Free Press • 1996 • 272 pages • $24.00
Dr. Peterson is this month’s guest editor.
A sharp turn in human events since the end of the Cold War is the emergence of a powerful new global economic force, one without fanfare, and in an unexpected place: Southeast Asia.
The force is the Bamboo Network. It’s made up of rich entrepreneurial Chinese families in Greater China: booming Mainland China (population 1.2 billion with a land mass as big as Canada), Hong Kong, and Taiwan for the most part; and, in one degree or another, in nearby and similarly booming Thailand, Singapore, Malaysia, Indonesia, Vietnam, and the Philippines.
This Bamboo Network is quickly advancing from socialism or heavy state interventionism to a huge market economy, from degrees of totalitarianism to forms of limited republics—with Mainland China and its strict one-party rule having the greatest way to go.
What is more, this late-blooming economic miracle, an unmatched recast of much of the Far East, is envisioned, financed, and led in great measure not by Japanese and Western investors but by those aforementioned wealthy, mainly overseas Chinese family investors and entrepreneurs. They bring to mind the earlier House of Rothschild phenomenon of internationalization and multiplication of family fortunes.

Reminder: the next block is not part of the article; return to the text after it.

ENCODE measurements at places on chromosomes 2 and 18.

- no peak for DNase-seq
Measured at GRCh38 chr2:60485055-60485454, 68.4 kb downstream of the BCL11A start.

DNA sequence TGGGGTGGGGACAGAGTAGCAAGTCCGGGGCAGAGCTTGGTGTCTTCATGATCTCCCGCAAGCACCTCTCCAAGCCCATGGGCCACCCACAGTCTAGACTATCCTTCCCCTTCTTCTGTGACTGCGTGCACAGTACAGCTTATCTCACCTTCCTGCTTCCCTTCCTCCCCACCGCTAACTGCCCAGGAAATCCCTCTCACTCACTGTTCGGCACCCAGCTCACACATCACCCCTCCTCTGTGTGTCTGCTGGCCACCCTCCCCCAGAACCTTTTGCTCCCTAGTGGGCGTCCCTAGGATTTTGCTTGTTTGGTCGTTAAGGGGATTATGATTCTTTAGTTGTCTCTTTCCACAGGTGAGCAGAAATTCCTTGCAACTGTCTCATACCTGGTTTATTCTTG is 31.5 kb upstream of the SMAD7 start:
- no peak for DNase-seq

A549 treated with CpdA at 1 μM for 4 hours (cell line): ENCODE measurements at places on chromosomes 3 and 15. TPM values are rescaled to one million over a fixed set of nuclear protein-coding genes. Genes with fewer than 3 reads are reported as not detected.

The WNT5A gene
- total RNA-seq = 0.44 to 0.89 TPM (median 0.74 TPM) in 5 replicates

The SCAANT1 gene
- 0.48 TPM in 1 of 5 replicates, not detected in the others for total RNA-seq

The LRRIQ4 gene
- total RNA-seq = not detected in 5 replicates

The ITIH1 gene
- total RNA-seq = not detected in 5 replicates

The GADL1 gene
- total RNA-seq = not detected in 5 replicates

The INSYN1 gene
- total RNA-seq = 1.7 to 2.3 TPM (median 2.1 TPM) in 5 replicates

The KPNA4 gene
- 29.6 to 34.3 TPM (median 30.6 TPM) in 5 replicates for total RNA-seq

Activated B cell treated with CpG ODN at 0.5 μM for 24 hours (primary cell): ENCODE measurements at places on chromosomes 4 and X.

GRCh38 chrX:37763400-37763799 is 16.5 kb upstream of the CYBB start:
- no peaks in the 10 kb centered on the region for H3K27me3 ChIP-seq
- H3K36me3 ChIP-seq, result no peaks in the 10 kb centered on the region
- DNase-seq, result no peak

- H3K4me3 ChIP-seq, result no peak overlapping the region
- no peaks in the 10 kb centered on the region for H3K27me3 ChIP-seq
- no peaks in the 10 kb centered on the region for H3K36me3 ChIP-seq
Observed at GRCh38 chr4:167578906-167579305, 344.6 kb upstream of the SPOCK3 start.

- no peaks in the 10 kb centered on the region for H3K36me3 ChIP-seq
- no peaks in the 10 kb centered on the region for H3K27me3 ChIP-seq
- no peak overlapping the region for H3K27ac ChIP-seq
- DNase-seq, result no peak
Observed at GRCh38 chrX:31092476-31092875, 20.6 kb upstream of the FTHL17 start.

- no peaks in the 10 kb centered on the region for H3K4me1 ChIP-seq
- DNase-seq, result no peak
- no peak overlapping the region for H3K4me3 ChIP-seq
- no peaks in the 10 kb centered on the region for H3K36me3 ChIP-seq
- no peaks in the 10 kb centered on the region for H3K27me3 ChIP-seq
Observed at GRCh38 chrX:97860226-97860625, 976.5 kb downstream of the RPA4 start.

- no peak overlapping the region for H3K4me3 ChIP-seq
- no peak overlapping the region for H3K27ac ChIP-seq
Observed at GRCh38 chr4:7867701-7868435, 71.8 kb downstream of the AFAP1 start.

Ironically, most of these ethnic Chinese superinvestors, while removed from their ancestral home, are now closely involved with its economic success as well as that of their new-found homes, despite some lingering local discrimination (Malays vs. Chinese, for example). These superinvestors are the refugees, or their children, who fled the Maoist communists in the 1940s. They have much to teach their Western counterparts who invest in that part of the world—or anywhere else.
Such are the fascinating Weidenbaum-Hughes findings. Murray Weidenbaum, President Reagan’s first chairman of the Council of Economic Advisers, holds the Mallinckrodt distinguished chair at Washington University in St. Louis, where he also serves as chairman of the University’s Center for the Study of American Business. Samuel Hughes, a former Center fellow, is a St. Louis-based management consultant.